The waiting was the hardest part: Cwikla’s patience rewarded with Fulbright award
May 17, 2018
By Mike Killeen
Editor’s note: This is the first of six feature stories that will appear this summer on the College of Saint Benedict and Saint John’s University graduates who received awards from the Fulbright U.S. Student Program. Up first: Allison Cwikla.
There’s an old saying that says good things happen for those who wait.
Allison Cwikla found that to be true this spring.
The 2018 graduate of the College of Saint Benedict applied for an award from the Fulbright U.S. Student Program, sponsored by the Department of State and the J. William Fulbright Foreign Scholarship Board. Cwikla wanted to be an English Teaching Assistant (ETA) in Indonesia.
“When I received an email stating I was an alternate for an award, I was bummed,” said Cwikla, from Fargo, North Dakota, who received a degree in psychology on May 12. “I had waited months, and it was like hearing, ‘You would do well, but we need more funding, so we’ll see what happens’ and the waiting continued.
“Regardless, I took this as a pat on the back but also as a ‘no,’ ” she recalled. In the meantime, she found a position as a social worker in Minneapolis, “so this relieved any stress.”
Eventually, Cwikla’s status was updated. She is headed to Indonesia July 22 to teach secondary students (ages 12-18).
Her decision to apply for the Indonesian program stemmed from several factors. Throughout the 2017-18 academic year, she was involved with Cultural Bridges, a program integrating Somali refugees into the St. Joseph, Minnesota, community.
“This program introduced me to the Muslim culture, and I became interested in learning more about their culture through a first-hand experience,” Cwikla said. “Indonesia consists of a population that primarily practices Islam, so this first attracted me to the country.”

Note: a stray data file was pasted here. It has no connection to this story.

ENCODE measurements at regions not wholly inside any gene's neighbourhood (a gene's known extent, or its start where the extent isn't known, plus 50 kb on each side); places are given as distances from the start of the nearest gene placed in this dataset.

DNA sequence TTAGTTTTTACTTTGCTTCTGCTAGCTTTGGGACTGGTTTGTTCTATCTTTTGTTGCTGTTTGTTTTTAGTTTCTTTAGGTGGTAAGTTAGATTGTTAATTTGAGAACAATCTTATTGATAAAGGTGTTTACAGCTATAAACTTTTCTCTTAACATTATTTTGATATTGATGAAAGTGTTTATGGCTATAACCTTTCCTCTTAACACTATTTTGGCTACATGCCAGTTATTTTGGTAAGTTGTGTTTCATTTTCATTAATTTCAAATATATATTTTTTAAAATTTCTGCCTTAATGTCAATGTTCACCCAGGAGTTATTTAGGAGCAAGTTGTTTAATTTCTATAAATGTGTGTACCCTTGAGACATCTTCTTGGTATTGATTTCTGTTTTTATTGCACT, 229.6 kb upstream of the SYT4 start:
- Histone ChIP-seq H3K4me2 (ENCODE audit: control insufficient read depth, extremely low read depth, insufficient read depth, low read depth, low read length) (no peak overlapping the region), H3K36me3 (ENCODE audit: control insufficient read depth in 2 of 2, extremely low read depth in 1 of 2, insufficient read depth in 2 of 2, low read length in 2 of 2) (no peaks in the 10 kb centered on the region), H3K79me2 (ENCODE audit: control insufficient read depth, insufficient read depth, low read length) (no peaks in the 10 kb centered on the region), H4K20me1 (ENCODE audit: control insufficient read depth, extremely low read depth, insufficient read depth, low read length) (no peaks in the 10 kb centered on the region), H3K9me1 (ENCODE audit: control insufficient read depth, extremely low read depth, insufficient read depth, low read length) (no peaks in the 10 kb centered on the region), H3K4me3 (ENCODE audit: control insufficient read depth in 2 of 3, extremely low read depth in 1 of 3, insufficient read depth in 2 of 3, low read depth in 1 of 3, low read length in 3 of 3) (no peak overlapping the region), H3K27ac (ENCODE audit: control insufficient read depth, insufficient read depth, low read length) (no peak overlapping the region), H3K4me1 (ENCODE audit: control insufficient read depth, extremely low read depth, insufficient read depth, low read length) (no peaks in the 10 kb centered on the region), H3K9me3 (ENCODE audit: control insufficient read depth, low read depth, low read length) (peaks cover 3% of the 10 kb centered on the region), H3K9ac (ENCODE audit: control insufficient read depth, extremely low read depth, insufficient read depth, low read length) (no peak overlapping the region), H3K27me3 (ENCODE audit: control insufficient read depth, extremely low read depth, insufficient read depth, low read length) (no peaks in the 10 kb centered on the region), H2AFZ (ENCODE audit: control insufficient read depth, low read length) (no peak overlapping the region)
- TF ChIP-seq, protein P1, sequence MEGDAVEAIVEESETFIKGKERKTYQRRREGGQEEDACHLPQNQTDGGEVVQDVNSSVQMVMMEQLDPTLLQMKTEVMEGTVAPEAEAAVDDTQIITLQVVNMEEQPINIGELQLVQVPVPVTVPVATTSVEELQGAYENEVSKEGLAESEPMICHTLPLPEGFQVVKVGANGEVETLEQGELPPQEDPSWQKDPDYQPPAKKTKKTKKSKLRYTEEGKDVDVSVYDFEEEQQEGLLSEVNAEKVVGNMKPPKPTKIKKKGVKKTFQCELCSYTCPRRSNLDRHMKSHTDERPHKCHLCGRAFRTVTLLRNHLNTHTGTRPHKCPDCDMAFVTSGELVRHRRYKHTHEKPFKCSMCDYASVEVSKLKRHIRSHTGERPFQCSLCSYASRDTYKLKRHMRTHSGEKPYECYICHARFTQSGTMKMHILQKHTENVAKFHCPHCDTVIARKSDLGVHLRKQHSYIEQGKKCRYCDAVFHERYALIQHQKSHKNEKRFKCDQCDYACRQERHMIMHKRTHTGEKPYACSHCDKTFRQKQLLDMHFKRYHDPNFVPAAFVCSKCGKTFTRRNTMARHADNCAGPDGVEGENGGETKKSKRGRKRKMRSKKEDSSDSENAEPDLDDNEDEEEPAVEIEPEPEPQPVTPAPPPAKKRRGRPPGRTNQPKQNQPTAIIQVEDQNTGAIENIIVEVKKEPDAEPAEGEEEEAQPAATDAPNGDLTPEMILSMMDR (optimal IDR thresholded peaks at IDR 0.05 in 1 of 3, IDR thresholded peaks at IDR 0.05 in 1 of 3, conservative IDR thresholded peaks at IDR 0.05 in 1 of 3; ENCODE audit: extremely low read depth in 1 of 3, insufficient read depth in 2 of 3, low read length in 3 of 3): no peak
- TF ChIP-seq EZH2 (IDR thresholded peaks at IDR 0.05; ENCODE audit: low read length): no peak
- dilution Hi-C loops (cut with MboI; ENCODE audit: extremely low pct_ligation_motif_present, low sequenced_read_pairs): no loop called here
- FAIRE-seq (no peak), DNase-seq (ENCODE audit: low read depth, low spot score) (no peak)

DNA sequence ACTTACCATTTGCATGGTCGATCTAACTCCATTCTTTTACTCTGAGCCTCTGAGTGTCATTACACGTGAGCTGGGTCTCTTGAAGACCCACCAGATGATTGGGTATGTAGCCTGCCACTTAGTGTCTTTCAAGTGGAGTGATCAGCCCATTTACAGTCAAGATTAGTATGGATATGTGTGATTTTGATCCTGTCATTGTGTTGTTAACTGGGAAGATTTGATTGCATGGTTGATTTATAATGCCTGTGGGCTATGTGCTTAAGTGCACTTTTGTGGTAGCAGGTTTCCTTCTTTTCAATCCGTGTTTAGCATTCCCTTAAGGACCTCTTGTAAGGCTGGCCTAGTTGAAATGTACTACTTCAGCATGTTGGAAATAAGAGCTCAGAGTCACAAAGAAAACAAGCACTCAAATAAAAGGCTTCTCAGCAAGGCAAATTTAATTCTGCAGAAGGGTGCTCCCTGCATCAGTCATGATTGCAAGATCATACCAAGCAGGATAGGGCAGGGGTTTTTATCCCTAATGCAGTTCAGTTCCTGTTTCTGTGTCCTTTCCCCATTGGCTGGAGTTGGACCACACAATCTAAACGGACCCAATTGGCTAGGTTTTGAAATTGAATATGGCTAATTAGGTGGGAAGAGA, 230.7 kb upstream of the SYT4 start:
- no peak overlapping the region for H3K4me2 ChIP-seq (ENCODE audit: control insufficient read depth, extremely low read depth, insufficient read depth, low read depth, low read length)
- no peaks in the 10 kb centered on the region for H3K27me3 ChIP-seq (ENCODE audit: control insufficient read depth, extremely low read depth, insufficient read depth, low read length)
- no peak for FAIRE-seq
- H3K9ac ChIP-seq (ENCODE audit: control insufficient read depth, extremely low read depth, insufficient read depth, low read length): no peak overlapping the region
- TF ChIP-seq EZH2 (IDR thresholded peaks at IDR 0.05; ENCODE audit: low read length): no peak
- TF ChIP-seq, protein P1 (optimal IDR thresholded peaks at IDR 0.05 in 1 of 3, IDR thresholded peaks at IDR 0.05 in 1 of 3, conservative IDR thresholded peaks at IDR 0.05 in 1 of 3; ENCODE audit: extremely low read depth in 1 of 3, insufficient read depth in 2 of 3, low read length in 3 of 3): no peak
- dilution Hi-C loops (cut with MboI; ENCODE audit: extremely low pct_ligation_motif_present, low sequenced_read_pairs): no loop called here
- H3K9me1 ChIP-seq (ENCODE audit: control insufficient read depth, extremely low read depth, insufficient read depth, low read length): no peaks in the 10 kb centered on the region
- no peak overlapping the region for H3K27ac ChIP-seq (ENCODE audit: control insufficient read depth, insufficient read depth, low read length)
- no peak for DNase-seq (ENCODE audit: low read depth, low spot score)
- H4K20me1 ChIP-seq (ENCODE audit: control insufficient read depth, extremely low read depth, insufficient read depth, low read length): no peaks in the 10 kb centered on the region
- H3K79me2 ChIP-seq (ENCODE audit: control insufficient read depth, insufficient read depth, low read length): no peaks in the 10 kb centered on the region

When she investigated the Indonesia Fulbright program a little more, she “fell in love” with the intense cultural immersion it incorporates.
“Indonesia is an overpopulated, diverse and warm place. All of those contrast to my home in North Dakota,” Cwikla said. “This will be a challenge, but that’s what I was looking for.”
The Fulbright U.S. Student Program places recent college graduates as English Teaching Assistants in schools and universities overseas. The ETAs improve international students' English abilities and knowledge of the U.S., while enhancing their own language skills and knowledge of the host country. ETAs may also pursue individual study/research plans in addition to their teaching responsibilities.
Cwikla is one of six CSB and Saint John’s University graduates to receive a Fulbright ETA award this year. Since 2013, 29 students or graduates from CSB and SJU have earned Fulbright ETA awards.
The Fulbright award is important to Cwikla because she believes in the power of education.
“This program is about empowering the youth of Indonesia and strengthening their English skills,” Cwikla said. “After taking a Youth Ministry course this past spring semester, I have gained insight into how essential it is for youth to have mentors.
“I know English and education will take them further in their lives, so it is important to me to use my teaching, discussion and community involvement skills to further develop those things,” she said.
Cwikla said she is looking forward to her stay.
“I know I am going to experience a lot of discomfort, and from this will stem a lot of growth,” she said. “It will be exciting to be constantly learning in a setting much different than a classroom. I am also looking forward to exploring a new area of natural beauty.”
CSB and SJU students interested in applying for a Fulbright Award for the 2019-20 academic year should contact Phil Kronebusch, professor of political science and coordinator of competitive fellowships at CSB and SJU, or Lindsey Gutsch, program assistant for undergraduate research and competitive scholarships at CSB and SJU.